A major controversy surrounding this proposal is the decision by the State Coastal Commission to allow ARCO to proceed without a State Coastal Commission Permit. ARCO has argued that it holds a vested right in Platform Holly, and is therefore exempt from the Coastal Commission Act.

    Get Oil Out!, Inc. (GOO) has filed suit against the Coastal Commission, arguing that this decision was improper. The hearing on the suit, along with another GOO suit regarding four Standard Oil platforms (two off Summerland, two off Carpinteria), is scheduled to come before San Francisco Superior Court on October 16 [1974].

    Last Saturday, hearings were held in Ellison Hall before the State Lands Commission concerning the draft Environmental Impact Report for the ARCO proposals. The report, which can be viewed by the public in the UCSB library, Special Documents Collection, dealt with such issues as seismic dangers, air pollution increases, and effects on the marine biology.

    Critics of the report felt many portions of the 1,000-page EIR were weak, particularly such areas as the sections on tanker spills and the adverse health effects of increased oil pollution.

    There was some question as to the total intent of the ARCO proposal and the EIR. While supposedly just dealing with the Ellwood Beach expansion, a Phase II portion was repeatedly referred to in which the addition of two to three platforms was discussed. ARCO and other interested oil representatives have insisted that no additional platforms are being considered, but environmentalists have pointed out that a significant portion of the EIR dealt with the Phase II plans.

    Refineries

    A point shared by both the ARCO and Exxon proposals is the terminology used in describing the onshore facilities. According to the 1968 County Oil Ordinance, no refineries are allowed in Santa Barbara County. Local anti-oil people insist that the two facilities being considered by ARCO and Exxon are technically refineries, based on the definition of refinery in Webster’s dictionary, and the fact that the plans will be used to clean certain impurities from oil and gas.

    The oil companies, on the other hand, insist that the plants are not refineries. Among other reasons, they base their logic on the fact that the plants will not be capable of breaking crude oil down into its basic components. On the state level, extending from Santa Barbara County down through San Diego County, is a new environmental coalition organized to muster opposition to the ever-expanding oil operations offshore, and to counteract the pro-oil stance of the Interior Department.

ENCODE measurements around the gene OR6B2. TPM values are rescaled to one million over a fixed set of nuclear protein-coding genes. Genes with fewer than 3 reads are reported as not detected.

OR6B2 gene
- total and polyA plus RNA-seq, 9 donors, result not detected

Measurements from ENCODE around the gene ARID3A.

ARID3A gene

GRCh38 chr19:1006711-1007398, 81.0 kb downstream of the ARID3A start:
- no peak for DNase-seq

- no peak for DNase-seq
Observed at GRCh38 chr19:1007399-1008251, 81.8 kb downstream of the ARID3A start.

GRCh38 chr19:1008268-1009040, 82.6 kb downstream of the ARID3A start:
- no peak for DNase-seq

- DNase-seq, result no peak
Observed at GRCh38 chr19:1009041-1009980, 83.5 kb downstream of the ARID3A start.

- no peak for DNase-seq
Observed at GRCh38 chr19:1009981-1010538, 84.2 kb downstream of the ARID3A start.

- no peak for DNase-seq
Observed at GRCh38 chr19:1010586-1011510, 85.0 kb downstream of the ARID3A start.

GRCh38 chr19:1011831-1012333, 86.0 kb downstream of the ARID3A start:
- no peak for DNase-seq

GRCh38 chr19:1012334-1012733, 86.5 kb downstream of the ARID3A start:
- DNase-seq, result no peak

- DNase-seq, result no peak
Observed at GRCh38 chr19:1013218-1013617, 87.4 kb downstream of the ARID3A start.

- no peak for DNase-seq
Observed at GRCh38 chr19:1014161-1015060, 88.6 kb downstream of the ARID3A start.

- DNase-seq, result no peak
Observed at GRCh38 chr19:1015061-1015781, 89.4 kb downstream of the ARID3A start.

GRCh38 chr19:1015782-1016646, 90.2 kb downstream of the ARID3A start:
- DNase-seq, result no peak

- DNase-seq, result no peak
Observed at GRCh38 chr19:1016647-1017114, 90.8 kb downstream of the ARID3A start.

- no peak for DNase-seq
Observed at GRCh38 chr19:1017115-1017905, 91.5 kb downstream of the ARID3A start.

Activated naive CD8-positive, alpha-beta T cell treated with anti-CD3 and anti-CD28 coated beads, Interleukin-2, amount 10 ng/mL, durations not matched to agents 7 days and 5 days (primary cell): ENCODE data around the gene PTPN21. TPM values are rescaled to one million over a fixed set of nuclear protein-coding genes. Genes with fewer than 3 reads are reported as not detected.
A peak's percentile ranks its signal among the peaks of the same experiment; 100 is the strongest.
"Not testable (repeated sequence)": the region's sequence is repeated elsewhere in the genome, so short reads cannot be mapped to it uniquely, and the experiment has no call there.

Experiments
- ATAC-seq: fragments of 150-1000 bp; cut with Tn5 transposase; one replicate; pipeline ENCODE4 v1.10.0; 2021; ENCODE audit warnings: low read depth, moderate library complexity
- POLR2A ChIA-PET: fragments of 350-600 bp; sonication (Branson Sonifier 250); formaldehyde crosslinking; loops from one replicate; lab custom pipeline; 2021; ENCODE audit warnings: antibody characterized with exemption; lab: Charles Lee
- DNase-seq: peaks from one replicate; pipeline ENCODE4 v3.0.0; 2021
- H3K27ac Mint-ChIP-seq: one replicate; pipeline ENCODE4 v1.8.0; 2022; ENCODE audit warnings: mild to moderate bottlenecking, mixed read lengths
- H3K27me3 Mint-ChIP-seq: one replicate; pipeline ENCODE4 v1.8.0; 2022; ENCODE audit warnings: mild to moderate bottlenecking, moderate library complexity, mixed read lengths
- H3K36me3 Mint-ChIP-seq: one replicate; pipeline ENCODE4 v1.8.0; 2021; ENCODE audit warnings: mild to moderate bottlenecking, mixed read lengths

Entitled Seashore Environmental Alliance (SEA), the coalition encompasses 61 affiliate organizations, some of which are coalitions themselves. This includes the Consumer Federation of California in Los Angeles and Orange Counties; Friends of the Earth; California Coastal Alliance; as well as Santa Barbara’s GOO.

    These past few weeks, SEA sponsored a major petition-gathering drive to emphasize the opposition to offshore drilling that exists in California. The effort collected 195,982 signatures statewide in a two-week period, including 27,105 signatures collected by Santa Barbara environmentalists alone. The signatures hopefully are to be delivered to President Gerald Ford in Washington next Monday by actor Paul Newman.

    Santa Barbara recently saw the creation of its own environmental coalition, the Santa Barbara Coalition Against Oil Production. The organization, which is to include those anti-oil organizations already in existence as well as operating separately from them, will aid in communications among environmentalists in the area, and serve as a voice for smaller groups and organizations which stand to lose from oil pollution.